The Drifter by March Hastings (Midwood)
I plan to write a bit of a lengthy discussion of March Hastings as I read more of her books. My first was Duet by Laura Duchamp, that I have discussed here. Hastings and Duchamp were the pen names of a writer named Sally M. Singer, who was a bonafide lesbian writing about bi-sexuality and lesbians, rather than a man writing them. Under her own name and as Amelia Jamison, she seems to have written some gothics, romances, and others, seen here.
At Lynn Munroe’s site, he tried to reach her for an interview but seems she had disappeared in obscurity, not wishing to discuss her days as a softcore writer.
In lesbian pulp lore, her most famous novel is Three Women, which has been reprinted by both Niad Press and Cleis Press as lesbian classics. In 2000, the Quality Paperback Bookclub issued Three Women back-to-nack with another lesbian classic, Women’s Barracks.
For collectors, Hastings’ Her Private Hell is always priced around $100 of more, mainly for the Paul Rader cover, but Rader did many of her books, such as the first edition of The Drifter (above). The second edition has a photo-cover of a woman next to a piano player, with a jazzy slum feel — I prefer the Rader cover (beats me why Midwood would change a great cover to a not-so-great cover).
Glancing through the Hastings novels I have — Fear of Incest, A Rage Within, Obsession, Crack-Up, Barbie — and the Laura Duchamp books (I’m not sure if she had other pen names, probably, as she wrote for a number of companies), Sally Singer focused on the world of the wealthy and rich and their psyco-sexual probelms. The women are often married to men who are sadists, impotent, or just “wrong” — and they often find solace in the arms of another woman, an oft-use set-up for vintage lesbian stories.
Her writing is amazingly good, far too good for “sleaze.” I previously stated that Joan Ellis wrote elegant dirty books; March Hastings ups the ante, and is on par with Joyce Carol Oates’s 1960s work. Her prose is smooth, her dialogue top notch, her charcters and their situations believable, if we want to believe the angsts of the upper crust of society.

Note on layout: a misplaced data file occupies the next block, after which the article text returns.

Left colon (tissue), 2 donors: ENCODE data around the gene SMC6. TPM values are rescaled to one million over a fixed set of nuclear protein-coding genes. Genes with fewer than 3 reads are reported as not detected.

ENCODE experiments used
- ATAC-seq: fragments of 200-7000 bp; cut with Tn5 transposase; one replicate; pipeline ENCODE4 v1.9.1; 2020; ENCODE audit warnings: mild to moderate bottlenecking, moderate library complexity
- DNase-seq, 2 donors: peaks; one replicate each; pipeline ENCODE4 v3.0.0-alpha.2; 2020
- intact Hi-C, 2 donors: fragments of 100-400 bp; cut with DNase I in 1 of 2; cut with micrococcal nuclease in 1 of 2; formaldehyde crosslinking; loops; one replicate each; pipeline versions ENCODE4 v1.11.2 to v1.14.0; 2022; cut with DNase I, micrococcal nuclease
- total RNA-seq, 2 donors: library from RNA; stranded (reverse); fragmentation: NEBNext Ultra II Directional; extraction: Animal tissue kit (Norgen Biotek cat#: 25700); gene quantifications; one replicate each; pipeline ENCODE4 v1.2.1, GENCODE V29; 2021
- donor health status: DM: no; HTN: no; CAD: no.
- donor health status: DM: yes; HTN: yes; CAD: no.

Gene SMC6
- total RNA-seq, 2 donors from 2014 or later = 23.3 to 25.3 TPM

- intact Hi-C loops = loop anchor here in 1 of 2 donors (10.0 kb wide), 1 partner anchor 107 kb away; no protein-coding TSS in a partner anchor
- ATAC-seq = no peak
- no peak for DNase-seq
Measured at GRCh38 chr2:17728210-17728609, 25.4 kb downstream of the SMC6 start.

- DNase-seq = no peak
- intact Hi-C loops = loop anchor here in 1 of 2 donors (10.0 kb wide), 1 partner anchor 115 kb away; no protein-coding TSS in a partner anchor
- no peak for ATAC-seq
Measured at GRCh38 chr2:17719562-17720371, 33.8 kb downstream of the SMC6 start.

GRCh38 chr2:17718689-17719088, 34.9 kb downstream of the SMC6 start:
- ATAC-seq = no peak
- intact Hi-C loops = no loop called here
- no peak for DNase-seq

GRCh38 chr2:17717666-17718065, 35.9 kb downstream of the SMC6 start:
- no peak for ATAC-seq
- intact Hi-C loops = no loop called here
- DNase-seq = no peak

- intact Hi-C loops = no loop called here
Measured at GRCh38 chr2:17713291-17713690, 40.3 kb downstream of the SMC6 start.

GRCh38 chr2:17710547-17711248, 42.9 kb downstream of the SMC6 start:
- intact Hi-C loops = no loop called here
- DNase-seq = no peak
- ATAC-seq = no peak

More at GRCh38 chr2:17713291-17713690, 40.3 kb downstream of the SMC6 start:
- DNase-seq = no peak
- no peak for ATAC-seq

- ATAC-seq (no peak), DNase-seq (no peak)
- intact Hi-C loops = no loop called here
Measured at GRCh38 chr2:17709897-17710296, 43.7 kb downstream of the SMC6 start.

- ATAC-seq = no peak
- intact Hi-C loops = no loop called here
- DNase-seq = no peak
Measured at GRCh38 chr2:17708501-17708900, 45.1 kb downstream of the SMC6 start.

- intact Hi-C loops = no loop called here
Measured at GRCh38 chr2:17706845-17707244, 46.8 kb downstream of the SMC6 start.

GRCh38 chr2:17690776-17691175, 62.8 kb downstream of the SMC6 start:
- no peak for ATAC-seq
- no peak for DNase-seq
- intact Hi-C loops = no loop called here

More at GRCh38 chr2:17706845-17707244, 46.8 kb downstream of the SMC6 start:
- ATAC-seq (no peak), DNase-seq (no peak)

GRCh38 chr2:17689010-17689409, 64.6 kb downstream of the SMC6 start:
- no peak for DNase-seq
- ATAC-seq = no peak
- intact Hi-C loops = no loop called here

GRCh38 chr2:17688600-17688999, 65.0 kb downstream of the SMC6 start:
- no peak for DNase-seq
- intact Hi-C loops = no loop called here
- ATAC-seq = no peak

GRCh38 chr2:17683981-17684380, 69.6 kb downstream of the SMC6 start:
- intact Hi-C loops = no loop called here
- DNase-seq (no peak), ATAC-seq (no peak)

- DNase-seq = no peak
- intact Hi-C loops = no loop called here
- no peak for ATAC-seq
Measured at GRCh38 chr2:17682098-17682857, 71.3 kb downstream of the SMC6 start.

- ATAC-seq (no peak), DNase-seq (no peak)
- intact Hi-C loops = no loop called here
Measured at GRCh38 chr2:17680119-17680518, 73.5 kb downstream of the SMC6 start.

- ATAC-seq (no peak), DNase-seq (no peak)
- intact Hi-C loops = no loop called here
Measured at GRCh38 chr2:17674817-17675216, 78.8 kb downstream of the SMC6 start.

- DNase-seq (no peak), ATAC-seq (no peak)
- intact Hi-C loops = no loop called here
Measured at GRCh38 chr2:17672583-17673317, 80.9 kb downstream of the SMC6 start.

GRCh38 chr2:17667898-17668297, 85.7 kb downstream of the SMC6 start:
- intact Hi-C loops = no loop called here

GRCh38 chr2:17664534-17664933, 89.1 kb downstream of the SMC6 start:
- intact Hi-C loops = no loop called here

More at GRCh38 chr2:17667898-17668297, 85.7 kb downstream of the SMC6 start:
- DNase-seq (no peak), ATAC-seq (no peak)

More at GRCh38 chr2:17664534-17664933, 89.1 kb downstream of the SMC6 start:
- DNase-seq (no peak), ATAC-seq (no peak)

In The Drifter, a woman named Dina has made an error in marriage — her husband, Emil, is impotent, and only likes to watch her masturbate while he looks at a photo of his sister, whom Dina resembles. He is also mentally cruel. After a month of marriage, she leaves him and runs to Jeff, a rich ex-boyfriend on Long Island whom she has had an on-and-off relationship with for many years.
At Jeff’s house (or mansion, with servants), she meets Lauren, a lesbian, and has an encounter, and becomes confused, thinking she loves Lauren and has always been gay, while Jeff wants to marry her when her marriage is annulled and Emil is hunting her down, revenge on his agenda.
She hides in a sleazy Harlem boarding house (hence the cover) and drinks her pain away, where an old family friend, a “cousin,” rapes her, and she realzies he had been raping her alcoholic mother in the past. Dina doe snot come from money, she came from the slums, and only mingles wth the idle rich via Jeff.
She also gets raped by a bull-dyke lez.
For all her sexual sins, she feels she deserves this.
There is a happy ending, of course: as she has a talk with Lauren and realizes she is not a lesbian, really, and she makes plans to marry Jeff, after Jeff pays off Emil a million dollars to agree to an annullment.
Recommended for a good, language-rich read.
I look forward to reading and discussing other Hasings and Duchamp novels as I get to them…